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Pediatrician Harry Towsley Found Guilty Of Serving Man

Pediatrician Harry Towsley Found Guilty Of Serving Man image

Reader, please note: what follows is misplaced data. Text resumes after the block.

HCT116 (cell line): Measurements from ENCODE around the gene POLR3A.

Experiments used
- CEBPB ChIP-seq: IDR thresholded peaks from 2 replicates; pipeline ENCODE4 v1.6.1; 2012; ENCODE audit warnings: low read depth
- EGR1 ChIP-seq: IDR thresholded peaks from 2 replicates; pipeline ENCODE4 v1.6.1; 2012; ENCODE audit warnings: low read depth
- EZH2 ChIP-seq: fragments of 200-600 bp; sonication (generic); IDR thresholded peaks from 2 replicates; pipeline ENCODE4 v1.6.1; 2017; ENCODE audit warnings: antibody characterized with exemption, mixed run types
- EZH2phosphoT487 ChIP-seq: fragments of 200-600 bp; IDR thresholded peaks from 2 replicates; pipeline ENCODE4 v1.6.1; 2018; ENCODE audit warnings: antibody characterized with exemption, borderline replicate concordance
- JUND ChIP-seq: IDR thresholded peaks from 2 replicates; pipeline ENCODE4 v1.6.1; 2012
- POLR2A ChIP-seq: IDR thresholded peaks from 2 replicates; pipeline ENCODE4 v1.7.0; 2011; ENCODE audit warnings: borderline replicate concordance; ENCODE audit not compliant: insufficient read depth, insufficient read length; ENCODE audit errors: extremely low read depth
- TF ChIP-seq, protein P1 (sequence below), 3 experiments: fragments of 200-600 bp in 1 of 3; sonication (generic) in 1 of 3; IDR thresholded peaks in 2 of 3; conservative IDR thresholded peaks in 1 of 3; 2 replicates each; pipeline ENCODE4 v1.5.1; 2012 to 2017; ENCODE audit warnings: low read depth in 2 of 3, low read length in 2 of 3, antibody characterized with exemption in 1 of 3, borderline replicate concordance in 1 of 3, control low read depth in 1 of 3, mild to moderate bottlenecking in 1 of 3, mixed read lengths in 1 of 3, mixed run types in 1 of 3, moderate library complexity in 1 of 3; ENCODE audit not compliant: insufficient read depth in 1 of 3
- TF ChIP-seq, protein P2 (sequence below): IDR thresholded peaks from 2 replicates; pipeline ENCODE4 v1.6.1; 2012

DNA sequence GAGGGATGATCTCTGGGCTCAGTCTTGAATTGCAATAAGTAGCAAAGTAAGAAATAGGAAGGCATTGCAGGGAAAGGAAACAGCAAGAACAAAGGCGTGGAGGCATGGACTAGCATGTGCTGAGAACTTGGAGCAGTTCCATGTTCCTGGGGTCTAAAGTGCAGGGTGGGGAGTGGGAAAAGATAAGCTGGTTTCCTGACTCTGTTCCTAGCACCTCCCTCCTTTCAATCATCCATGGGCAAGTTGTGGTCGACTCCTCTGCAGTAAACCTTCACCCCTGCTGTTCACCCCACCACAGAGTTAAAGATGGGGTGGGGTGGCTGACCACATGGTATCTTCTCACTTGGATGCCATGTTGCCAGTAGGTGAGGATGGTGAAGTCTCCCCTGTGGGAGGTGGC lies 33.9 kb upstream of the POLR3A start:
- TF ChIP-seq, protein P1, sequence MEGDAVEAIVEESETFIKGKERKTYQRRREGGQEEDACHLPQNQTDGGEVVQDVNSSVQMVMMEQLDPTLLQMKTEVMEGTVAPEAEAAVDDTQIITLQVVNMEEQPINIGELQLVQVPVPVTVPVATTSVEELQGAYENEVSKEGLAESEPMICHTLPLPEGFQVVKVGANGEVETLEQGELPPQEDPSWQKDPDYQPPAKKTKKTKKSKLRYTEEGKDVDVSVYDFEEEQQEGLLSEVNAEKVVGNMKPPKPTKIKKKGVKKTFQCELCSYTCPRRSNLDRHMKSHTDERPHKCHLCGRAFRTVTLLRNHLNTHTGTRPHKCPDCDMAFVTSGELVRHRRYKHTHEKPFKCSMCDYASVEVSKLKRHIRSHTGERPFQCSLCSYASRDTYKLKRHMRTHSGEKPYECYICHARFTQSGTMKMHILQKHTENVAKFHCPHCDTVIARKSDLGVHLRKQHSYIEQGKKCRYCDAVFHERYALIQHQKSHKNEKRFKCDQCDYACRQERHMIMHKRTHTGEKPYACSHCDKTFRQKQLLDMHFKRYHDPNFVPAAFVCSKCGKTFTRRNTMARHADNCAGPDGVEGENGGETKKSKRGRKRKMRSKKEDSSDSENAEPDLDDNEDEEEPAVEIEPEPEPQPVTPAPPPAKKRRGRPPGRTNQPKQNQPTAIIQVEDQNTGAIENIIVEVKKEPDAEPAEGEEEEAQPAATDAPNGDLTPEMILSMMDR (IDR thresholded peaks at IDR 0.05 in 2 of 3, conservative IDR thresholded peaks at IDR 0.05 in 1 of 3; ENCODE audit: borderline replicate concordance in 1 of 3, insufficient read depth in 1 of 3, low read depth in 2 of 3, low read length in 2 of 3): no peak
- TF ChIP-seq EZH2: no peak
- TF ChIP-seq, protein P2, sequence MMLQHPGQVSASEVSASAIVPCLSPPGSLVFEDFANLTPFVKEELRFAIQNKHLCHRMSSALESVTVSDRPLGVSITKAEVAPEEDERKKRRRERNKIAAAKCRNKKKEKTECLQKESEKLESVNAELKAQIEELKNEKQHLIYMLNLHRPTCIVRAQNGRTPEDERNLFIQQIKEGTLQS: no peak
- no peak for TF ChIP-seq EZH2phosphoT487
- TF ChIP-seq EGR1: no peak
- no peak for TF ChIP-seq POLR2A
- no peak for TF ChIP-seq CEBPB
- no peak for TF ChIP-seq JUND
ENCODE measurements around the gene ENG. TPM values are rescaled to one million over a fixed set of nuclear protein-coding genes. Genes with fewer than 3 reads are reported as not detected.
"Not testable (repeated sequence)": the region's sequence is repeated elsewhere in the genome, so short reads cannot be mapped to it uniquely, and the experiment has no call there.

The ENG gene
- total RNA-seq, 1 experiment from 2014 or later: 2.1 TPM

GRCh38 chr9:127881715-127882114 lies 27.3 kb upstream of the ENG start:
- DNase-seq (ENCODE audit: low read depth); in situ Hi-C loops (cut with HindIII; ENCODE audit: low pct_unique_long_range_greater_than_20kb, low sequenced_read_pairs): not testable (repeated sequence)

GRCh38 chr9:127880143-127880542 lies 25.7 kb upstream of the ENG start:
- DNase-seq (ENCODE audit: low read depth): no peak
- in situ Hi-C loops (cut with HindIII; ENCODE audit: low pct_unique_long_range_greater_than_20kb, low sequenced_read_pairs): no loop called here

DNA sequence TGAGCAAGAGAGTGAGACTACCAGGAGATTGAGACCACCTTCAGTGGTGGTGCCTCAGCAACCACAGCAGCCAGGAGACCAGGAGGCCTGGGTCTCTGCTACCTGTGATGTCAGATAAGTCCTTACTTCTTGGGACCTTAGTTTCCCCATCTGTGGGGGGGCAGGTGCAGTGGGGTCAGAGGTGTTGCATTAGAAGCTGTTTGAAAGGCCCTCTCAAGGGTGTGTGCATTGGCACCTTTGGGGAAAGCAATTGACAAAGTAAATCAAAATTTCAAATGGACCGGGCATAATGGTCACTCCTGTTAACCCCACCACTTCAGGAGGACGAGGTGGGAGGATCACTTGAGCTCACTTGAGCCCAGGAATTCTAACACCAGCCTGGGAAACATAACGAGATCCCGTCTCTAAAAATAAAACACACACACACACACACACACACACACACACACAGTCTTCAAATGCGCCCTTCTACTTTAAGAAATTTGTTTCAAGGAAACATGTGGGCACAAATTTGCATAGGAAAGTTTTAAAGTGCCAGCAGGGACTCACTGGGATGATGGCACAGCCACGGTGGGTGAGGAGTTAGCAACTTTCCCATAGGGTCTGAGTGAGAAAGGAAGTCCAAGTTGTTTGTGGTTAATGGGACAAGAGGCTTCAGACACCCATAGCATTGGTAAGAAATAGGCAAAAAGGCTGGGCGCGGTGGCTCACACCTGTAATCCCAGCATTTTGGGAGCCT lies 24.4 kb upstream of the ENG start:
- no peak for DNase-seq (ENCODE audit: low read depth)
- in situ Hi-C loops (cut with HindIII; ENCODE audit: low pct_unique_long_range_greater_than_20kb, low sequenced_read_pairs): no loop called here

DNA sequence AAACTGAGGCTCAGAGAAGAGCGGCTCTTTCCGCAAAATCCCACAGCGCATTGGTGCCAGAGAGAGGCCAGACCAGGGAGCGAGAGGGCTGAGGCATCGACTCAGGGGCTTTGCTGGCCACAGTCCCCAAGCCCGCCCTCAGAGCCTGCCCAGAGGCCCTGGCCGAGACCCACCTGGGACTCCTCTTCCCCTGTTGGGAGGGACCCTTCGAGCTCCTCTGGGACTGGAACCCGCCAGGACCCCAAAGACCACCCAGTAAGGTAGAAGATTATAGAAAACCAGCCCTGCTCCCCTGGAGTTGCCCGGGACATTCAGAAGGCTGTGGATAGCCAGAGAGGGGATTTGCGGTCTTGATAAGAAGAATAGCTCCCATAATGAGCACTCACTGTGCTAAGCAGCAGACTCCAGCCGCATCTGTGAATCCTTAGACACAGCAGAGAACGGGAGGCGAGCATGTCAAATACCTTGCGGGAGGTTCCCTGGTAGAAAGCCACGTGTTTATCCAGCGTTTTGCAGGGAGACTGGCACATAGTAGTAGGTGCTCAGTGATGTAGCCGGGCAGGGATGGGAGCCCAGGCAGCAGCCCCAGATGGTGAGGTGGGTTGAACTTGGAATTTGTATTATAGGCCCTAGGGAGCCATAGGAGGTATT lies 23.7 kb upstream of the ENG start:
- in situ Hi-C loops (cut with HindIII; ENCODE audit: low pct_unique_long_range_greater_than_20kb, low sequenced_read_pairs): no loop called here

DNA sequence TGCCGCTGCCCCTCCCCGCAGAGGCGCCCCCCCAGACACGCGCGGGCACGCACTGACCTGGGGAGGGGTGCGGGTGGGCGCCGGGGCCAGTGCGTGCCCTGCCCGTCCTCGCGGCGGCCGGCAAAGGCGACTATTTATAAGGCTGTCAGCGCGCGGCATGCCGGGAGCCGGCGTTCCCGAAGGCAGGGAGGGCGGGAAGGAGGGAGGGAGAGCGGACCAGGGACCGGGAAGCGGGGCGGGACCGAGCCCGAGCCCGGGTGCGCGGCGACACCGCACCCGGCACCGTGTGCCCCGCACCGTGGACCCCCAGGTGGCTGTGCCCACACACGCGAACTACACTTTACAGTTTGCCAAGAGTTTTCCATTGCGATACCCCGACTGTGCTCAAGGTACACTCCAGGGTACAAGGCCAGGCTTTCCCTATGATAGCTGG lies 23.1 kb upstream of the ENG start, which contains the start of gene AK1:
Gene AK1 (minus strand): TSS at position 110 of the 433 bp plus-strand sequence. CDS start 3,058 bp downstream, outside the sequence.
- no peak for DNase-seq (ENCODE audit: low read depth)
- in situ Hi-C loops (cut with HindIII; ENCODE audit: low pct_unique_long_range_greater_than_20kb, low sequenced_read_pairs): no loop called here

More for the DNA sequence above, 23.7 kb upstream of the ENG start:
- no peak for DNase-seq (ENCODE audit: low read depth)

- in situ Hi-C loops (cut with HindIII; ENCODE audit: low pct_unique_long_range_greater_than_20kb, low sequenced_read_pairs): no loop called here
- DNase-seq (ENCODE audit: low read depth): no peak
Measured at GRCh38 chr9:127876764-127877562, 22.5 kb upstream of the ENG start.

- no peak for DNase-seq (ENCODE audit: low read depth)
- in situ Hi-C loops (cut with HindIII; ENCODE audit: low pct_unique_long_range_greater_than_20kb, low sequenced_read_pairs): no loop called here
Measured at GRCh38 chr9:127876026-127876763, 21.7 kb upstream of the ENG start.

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Dr Harry Albert Towsley was found guilty of outstanding service to his feilow man last night. One of the University's and Michigan's most celebrated pediatricians, Towsley was put on trial at a testimonial banquet held last mght at the Michigan League in honor of lus reteement, and he faced a jury oí 400 friends, peers, state and university officials. Witness after witness testified that he was guilty of the most flagrant display durini his lifetime of loyalty, generosity and leadership to his profession and to his university. , Dr Richard D. Judge, clinical professor of the U-M department of postgraduate medicine which Towsley directed and from which he now retires, presided at the mock trial. Spectators heard evidence so overwhelming that tria experts in matters of testimonial banquete predicted it would take months to sift fact from image and present to Dr Towsley the documented arguments of last night's proceedings. The evidence: resolutions from bom houses of the Michigan Legislature, a gathering of hundreds of friends and associates; an epic poem; toasts; and a scrapbook of testimoniáis and telegrams. And, 40 years of dedication to the improvement of medical education in the State of Michigan, edified in the Towsley Center for Continuing Medical ■Rrlucation. Seldom has the University witnessea such a spectacle of admiration and affection, and probably never in the his - tory of the art of accolades has so huge a jury arrived so spontaneously at agreement about a person's contnbutions to his community, nis profession, 1Üpretrial took place at the Campus Inn where retiring Harry Towsley and his wife Margaret, were read their nghts before what seemed an endless reception line of well-wishers. Change of venue was granted, and a massive dinner was held at the League. At preliminary hearings held by DeanDirector Dr. John A. Gronvall of the medical center the rights of the Towsleys were guaranteed and protected. I Speeches were to be brief, and the retiring pediatrician could object at any time to overindulgence on the part of I witnesses. I The first witness to appear was RobI ben W Fleming, who introduced himself as president of the University of I Michigan-"at the present time. PresiI dfiTit Fleming said, in part: "I accuse Harry Towsley oí conspirmg to infíltrate virtually every office of every physician in the State of Michigan with such boundless enthusiasm and energy that I predict the University may never again be restored to its historie reputation for impartiality and equity. "Your honor," Fleming said to Judge, "we simply cannot endure as a great university under such pressures for excellence, for loyalty, for generosity. For all this Harry Towsley must now bear the burden of open and public gratitude." Dean Gronvall accused Towsley ot I concealing evidence, first of his I sional grade iri pathology when a I cal student in 1931, and, second for his I brief associatief as an undergraduate with Michigan State University _ "You know," said Gronvall, a deán is like a shepherd who gentiy tries to lead ïfs flock, and a department chaman is the crook on which he leans. In this role Dr Towsley has been singularly sucSssfuTfor we have all leaned on him hesaoVme'called Towsley the conscience of the medical center. Others accused hun of conspiring to mastermmd a scheme foradvancing the knowledge of Michigan's physicians. All agreed that iSi Towsley's subversive mystique was responsible for a significant measure of the greatness of Michigan medícine. _l-i Never was the evidence so overwneiming against a Michigan citizen; never an indictment so unanimously mbraced Both diminutive pepple P]5' Harry and Margaret appeared helpless against such a forensic foray. Yet last nfght they had to be the biggest . Mtle people in the whole State of Michigan, Se ially when Sen. Gilbert E. Bursely rose and read Senate Resolution Number 81: . , "He has given his personal ana unancial help to students and trainees He always had time to sit down and listen, and when doctors had problems, they called on Dr. Towsley." In what had to be a historie concurrence of both houses of the Legislature, Bep. Raymond J. Smit then read House ResolutionNumberl27: . "Dr Towsley's life has been ruu iu overflowing with professional responsibüites, an abiding love for his patiënte as human beings, and his distinguished and illustrious service to public health in Michigan remain an impenshable monument of his own creation. Himself a past-master of similar proceedings, as well as chairman o uncountable conferences and med cal meetings, Harry Towsley sat through the incriminations a bit flushed, with a restrained smile, but with an evident compulsión to rush to the stand on his , own behalf. When he did, veteran banqueteers nodded in unisón. He said exactly what thev predicted he would : "I am not guilty! You were foolish to come! and you should aU be home getting your sleep," he said. i But the accused soon showed evidence of st ai? especially when Dr. Charles Sanislow of Midland appeared as the Inal wVess. He announced the estab1 shment of the Harry A. Towsley Visitig pTofessorship, and while it was not fxüected to substitute for its namesake, it was clear from this act that the Towsley mystique would continue to work its maeic on Michigan medicine. "Nemo profita," wrote some nai Boyle of ancient times. Simply trans ated that means, "No man is a prophet in Ms ï backyard. Once ágata a man of rat Homeric heart proved the classicists back home they were wrong. Harrv Towsley made it big in his own ïack yard and Ann Arbor is bigger for tttoo' are the chüdren he cared for the youn doctors he cared about and the Seal school which bears the hallfuígralSdhimselfafinalob.- 1 er dicta. "What can I say, except that ?L Tase of Harry Albert Towsley wxü I never be closed' a tM